Politics·Analysis

Four more years? Lots of provincial Liberals in Ontario and Quebec aren't so sure

As provincial votes in Ontario and Quebec loom, an abnormally large number of Liberal MPPs and MNAs are not running for re-election.

A lot of incumbents are heading for the exits as provincial elections loom

When they face the electorate in their respective provinces later this year, Ontario Premier Kathleen Wynne and Quebec Premier Philippe Couillard won't have a lot of familiar faces running with them. (The Canadian Press)

The list of Liberal government members in Ontario and Quebec opting not to run again in this year's provincial elections is growing longer by the day.

And while it could be the result of a natural cycle that all long-standing governments face, it also could be a sign that the departing incumbents can see the writing on the wall.

CBC polls analyst Eric Grenier looks at the Liberal incumbents who aren't running for re-election in the Ontario and Quebec provincial races. 3:40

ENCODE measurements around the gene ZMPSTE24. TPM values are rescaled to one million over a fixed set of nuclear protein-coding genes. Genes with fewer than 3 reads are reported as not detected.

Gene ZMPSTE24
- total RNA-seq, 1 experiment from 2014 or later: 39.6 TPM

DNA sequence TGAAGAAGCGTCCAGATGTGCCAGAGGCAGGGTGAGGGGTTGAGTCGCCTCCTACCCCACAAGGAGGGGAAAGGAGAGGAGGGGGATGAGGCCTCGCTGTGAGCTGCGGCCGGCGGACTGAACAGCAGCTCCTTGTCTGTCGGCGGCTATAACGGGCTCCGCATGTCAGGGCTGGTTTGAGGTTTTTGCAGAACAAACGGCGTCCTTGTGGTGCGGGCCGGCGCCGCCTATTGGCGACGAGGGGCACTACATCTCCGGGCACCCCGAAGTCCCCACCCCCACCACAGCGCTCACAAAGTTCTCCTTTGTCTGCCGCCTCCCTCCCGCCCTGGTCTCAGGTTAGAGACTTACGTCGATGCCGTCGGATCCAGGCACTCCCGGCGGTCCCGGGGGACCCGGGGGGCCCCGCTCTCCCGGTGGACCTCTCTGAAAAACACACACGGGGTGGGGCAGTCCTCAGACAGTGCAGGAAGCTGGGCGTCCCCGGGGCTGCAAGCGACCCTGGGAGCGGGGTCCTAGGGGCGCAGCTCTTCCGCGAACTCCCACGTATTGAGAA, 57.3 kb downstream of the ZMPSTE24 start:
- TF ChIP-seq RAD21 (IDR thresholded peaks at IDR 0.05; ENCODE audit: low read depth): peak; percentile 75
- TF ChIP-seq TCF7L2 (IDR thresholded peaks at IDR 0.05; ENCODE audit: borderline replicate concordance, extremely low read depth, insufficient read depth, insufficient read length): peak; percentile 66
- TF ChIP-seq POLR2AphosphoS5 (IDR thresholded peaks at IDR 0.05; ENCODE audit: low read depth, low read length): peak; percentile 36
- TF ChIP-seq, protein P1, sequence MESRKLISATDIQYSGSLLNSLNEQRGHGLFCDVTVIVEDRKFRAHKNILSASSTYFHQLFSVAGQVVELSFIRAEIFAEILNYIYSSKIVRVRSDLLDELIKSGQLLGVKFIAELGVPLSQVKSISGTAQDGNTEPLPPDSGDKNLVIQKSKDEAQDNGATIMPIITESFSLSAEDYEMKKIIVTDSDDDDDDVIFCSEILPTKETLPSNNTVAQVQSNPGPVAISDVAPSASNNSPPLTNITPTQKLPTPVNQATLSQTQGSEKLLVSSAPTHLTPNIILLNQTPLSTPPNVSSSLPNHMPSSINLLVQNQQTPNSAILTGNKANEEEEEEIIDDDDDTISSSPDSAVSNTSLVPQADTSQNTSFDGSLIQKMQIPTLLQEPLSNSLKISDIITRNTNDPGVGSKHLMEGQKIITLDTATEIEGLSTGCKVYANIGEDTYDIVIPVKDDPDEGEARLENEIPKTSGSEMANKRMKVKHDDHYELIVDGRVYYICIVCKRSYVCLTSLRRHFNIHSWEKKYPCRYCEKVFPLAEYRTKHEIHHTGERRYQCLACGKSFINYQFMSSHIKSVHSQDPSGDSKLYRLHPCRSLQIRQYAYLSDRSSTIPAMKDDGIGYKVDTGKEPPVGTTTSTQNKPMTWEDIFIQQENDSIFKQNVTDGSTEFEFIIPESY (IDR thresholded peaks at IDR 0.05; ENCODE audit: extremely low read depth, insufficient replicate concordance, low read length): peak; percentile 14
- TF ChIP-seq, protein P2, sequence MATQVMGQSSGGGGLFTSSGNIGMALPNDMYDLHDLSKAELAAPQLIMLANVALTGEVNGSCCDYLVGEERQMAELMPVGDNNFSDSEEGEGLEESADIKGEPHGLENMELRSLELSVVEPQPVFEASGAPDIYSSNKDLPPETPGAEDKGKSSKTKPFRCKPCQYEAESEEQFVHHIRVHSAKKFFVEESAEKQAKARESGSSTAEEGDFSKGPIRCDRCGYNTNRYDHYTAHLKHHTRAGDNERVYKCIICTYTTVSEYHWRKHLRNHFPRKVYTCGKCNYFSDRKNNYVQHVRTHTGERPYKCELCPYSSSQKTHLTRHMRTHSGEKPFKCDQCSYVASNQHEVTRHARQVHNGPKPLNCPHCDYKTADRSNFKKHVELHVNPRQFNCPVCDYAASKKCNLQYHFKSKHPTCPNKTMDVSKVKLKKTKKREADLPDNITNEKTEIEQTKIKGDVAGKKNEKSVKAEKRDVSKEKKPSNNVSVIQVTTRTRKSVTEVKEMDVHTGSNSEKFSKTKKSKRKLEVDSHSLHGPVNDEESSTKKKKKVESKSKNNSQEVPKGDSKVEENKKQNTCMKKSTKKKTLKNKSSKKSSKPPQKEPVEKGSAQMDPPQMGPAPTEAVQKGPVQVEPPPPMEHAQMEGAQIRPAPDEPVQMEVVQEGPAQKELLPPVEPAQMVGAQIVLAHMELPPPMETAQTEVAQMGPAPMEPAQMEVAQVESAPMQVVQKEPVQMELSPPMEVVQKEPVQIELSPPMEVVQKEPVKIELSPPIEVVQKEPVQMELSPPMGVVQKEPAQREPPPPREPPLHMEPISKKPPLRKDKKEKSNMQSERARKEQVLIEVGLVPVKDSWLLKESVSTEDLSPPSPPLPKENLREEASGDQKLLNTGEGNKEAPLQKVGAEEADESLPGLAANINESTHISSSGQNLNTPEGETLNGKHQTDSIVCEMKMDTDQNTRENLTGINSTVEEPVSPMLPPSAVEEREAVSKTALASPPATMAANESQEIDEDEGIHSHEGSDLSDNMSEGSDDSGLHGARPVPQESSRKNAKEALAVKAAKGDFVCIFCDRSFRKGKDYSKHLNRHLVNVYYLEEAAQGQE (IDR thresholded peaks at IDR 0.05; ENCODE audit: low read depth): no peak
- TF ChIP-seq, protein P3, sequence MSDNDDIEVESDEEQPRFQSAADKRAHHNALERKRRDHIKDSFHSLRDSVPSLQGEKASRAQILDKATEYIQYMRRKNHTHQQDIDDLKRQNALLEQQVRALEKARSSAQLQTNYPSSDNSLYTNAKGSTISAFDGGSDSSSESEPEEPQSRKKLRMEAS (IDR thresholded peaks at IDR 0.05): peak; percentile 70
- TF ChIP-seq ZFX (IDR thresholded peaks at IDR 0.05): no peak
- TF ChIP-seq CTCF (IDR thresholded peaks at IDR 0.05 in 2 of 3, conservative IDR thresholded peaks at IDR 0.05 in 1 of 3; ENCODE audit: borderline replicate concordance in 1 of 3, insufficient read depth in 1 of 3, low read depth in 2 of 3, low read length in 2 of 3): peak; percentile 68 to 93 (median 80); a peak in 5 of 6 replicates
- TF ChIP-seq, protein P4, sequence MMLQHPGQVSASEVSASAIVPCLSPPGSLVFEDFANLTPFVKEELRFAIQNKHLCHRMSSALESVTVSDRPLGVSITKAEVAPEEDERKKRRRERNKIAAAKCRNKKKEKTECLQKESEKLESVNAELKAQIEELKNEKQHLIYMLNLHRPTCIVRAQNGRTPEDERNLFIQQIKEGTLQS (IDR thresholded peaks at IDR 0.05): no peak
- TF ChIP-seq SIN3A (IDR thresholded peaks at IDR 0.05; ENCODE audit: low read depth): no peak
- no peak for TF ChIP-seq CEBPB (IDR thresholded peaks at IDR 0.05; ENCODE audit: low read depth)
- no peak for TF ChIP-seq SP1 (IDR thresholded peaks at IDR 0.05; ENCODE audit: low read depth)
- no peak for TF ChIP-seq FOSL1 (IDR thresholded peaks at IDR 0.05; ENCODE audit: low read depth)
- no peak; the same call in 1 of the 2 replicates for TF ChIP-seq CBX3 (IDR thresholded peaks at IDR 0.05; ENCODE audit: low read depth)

With the exception of a brief 19-month interregnum by the Parti Québécois between 2012 and 2014, the Liberals have governed both Ontario and Quebec since 2003.

And in both cases, the Liberals will be in tough spot to extend that streak beyond 2018.

In Ontario, the Liberals under Kathleen Wynne trail Doug Ford's Progressive Conservatives by about 17 points ahead of the June 7 election.

Philippe Couillard's Liberals in Quebec are behind François Legault's Coalition Avenir Québec by a smaller margin, but Couillard's low support among francophones makes his re-election odds in October look long.

Whether the exodus is due to the years in office or the sagging polls, both parties will have to campaign without a lot of familiar faces this year.